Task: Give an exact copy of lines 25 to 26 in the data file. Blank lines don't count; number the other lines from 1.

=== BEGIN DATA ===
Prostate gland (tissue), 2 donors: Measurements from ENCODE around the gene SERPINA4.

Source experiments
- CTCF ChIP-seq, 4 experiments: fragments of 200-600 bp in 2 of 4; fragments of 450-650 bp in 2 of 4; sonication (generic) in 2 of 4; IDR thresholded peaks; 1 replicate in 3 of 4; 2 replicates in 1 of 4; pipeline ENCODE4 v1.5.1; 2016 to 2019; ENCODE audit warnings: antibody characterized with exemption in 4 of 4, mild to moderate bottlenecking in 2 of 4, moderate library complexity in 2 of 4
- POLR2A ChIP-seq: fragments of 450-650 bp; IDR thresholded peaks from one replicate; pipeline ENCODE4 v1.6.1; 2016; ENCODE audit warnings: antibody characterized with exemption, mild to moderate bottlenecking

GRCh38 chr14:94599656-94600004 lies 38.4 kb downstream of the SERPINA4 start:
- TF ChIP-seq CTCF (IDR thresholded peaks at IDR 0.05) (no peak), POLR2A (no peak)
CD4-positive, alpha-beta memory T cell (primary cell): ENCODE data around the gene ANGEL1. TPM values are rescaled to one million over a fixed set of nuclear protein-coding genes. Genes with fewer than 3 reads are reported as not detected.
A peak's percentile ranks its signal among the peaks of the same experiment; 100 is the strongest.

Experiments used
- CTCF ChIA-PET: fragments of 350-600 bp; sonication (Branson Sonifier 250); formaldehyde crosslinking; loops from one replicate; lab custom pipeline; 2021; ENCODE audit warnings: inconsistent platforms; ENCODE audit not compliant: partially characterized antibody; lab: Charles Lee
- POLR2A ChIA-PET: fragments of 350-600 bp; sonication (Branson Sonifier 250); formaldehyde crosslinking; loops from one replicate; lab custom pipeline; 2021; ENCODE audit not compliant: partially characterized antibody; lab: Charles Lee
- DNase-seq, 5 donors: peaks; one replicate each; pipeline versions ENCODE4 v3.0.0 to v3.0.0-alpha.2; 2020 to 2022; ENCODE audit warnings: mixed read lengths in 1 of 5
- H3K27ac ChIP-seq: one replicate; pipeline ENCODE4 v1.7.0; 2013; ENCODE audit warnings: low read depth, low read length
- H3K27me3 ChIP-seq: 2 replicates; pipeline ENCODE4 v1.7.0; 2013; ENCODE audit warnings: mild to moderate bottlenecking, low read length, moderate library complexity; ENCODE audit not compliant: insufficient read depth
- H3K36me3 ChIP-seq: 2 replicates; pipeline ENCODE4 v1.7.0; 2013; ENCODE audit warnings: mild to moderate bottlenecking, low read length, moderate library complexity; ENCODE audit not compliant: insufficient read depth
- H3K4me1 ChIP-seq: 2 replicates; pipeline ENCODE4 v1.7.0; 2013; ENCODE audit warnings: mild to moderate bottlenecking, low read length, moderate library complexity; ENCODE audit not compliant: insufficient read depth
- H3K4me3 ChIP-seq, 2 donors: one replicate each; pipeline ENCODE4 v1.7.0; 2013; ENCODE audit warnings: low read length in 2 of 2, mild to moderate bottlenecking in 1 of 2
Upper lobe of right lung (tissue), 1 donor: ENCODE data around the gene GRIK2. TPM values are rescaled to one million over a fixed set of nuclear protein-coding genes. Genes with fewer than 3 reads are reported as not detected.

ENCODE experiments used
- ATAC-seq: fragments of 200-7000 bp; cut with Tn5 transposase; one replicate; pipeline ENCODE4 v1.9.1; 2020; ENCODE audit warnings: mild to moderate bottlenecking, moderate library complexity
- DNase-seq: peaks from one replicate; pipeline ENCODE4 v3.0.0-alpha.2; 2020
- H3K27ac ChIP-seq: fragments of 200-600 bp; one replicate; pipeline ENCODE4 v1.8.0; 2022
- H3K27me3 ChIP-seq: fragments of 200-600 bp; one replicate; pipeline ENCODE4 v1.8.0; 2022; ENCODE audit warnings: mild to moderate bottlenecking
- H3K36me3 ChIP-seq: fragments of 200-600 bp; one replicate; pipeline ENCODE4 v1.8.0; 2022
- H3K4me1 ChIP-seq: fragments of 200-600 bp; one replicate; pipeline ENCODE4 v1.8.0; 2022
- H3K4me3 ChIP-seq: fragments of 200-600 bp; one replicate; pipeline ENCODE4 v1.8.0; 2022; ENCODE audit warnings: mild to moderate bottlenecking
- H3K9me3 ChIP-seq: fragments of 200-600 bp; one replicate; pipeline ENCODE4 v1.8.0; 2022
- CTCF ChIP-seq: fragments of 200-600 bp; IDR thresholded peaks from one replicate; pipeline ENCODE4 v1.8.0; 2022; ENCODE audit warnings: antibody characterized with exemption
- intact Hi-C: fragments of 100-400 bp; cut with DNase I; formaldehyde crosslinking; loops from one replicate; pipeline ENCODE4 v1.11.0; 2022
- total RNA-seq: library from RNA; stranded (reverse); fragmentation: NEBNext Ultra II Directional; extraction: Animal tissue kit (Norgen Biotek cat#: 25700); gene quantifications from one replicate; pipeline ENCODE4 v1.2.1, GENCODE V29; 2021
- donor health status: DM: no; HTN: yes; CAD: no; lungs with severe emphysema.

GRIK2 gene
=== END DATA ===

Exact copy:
- H3K4me1 ChIP-seq: fragments of 200-600 bp; one replicate; pipeline ENCODE4 v1.8.0; 2022
- H3K4me3 ChIP-seq: fragments of 200-600 bp; one replicate; pipeline ENCODE4 v1.8.0; 2022; ENCODE audit warnings: mild to moderate bottlenecking